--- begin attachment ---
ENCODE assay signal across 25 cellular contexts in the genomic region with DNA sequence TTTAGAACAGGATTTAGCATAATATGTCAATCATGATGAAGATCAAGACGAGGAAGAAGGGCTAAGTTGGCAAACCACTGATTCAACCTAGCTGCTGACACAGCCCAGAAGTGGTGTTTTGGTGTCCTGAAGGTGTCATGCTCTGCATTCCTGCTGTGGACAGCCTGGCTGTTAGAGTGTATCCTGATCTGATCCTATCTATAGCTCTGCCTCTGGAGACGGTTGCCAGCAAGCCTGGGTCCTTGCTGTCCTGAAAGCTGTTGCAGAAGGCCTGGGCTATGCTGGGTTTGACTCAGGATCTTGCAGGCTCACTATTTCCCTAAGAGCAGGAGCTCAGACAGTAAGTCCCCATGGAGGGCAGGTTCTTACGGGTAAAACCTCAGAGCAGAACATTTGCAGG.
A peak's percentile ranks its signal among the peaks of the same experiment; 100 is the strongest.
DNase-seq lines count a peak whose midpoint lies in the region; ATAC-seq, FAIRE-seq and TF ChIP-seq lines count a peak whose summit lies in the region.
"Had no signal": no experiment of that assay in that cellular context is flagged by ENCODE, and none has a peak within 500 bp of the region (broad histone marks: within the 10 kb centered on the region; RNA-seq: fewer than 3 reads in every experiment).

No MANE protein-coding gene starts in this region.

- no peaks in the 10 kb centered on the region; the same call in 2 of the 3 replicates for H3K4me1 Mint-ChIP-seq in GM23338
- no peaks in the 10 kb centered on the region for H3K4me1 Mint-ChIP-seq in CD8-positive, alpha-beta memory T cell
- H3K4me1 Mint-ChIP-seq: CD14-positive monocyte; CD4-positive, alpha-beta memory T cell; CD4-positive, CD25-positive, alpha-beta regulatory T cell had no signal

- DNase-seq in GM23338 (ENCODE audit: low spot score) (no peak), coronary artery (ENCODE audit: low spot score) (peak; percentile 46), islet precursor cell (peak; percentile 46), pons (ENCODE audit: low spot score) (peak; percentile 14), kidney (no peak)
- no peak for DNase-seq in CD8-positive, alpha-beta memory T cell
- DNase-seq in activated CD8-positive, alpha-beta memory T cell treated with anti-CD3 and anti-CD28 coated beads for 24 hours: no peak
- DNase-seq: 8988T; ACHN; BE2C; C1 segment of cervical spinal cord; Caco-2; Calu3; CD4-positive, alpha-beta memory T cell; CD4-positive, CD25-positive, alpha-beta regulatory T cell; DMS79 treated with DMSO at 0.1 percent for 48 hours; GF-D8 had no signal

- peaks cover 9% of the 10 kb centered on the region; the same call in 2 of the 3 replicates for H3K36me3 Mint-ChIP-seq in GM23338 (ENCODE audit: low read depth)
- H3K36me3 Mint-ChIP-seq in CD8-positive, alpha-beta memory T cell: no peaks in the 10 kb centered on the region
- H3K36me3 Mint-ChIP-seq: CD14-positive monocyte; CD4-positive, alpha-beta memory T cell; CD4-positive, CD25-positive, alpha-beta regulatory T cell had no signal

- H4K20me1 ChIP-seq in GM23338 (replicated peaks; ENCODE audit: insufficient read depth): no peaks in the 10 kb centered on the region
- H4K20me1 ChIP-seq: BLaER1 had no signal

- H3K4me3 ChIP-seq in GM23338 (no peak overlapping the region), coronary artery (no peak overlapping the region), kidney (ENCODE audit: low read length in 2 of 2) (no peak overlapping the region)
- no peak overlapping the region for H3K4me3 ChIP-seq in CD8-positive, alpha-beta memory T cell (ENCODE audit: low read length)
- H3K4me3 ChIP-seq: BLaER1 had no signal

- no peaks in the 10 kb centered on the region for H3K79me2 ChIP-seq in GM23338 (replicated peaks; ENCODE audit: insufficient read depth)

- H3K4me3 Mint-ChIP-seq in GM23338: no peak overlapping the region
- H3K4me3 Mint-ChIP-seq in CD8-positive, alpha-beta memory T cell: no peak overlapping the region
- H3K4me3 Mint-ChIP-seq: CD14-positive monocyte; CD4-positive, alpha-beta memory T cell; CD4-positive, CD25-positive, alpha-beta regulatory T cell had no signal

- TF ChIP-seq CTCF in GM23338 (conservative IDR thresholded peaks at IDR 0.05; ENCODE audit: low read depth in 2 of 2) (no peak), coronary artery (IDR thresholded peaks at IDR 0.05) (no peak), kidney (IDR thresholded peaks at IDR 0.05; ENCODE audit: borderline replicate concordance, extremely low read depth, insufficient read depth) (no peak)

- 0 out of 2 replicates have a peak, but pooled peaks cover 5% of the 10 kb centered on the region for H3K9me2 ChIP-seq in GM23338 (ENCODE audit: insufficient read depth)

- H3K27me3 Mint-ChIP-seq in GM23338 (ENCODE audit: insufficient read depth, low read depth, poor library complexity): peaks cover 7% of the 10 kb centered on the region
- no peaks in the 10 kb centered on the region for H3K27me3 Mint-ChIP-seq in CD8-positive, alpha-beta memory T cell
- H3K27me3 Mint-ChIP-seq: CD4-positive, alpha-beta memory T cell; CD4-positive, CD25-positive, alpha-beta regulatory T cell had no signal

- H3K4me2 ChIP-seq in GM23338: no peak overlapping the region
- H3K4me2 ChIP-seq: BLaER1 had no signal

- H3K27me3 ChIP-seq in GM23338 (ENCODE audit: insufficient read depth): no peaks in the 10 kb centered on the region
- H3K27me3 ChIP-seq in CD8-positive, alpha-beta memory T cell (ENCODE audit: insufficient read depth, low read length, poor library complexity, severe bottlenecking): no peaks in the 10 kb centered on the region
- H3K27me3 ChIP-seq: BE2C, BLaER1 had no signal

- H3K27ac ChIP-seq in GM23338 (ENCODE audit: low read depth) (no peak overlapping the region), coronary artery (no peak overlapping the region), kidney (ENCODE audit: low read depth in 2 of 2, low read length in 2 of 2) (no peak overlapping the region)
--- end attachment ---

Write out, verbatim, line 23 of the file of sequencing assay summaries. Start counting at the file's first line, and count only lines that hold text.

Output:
- H3K4me3 Mint-ChIP-seq in CD8-positive, alpha-beta memory T cell: no peak overlapping the region